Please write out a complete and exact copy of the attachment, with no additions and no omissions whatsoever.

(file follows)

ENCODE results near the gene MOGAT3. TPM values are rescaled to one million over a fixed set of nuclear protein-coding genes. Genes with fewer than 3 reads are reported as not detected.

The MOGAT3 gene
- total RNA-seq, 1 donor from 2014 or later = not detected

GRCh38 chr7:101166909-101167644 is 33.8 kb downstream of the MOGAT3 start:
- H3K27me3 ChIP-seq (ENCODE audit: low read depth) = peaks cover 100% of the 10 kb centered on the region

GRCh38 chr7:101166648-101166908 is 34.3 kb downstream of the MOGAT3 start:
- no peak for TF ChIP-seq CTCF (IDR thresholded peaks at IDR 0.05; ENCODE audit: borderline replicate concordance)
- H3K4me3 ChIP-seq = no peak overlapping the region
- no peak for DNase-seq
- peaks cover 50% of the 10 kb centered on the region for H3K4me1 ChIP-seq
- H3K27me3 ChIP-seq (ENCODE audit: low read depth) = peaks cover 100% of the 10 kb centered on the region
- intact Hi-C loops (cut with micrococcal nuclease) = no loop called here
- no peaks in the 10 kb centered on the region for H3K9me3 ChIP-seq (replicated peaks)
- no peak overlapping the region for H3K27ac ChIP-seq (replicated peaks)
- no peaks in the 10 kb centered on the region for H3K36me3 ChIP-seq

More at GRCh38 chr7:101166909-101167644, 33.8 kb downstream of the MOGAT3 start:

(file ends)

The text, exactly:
ENCODE results near the gene MOGAT3. TPM values are rescaled to one million over a fixed set of nuclear protein-coding genes. Genes with fewer than 3 reads are reported as not detected.

The MOGAT3 gene
- total RNA-seq, 1 donor from 2014 or later = not detected

GRCh38 chr7:101166909-101167644 is 33.8 kb downstream of the MOGAT3 start:
- H3K27me3 ChIP-seq (ENCODE audit: low read depth) = peaks cover 100% of the 10 kb centered on the region

GRCh38 chr7:101166648-101166908 is 34.3 kb downstream of the MOGAT3 start:
- no peak for TF ChIP-seq CTCF (IDR thresholded peaks at IDR 0.05; ENCODE audit: borderline replicate concordance)
- H3K4me3 ChIP-seq = no peak overlapping the region
- no peak for DNase-seq
- peaks cover 50% of the 10 kb centered on the region for H3K4me1 ChIP-seq
- H3K27me3 ChIP-seq (ENCODE audit: low read depth) = peaks cover 100% of the 10 kb centered on the region
- intact Hi-C loops (cut with micrococcal nuclease) = no loop called here
- no peaks in the 10 kb centered on the region for H3K9me3 ChIP-seq (replicated peaks)
- no peak overlapping the region for H3K27ac ChIP-seq (replicated peaks)
- no peaks in the 10 kb centered on the region for H3K36me3 ChIP-seq

More at GRCh38 chr7:101166909-101167644, 33.8 kb downstream of the MOGAT3 start: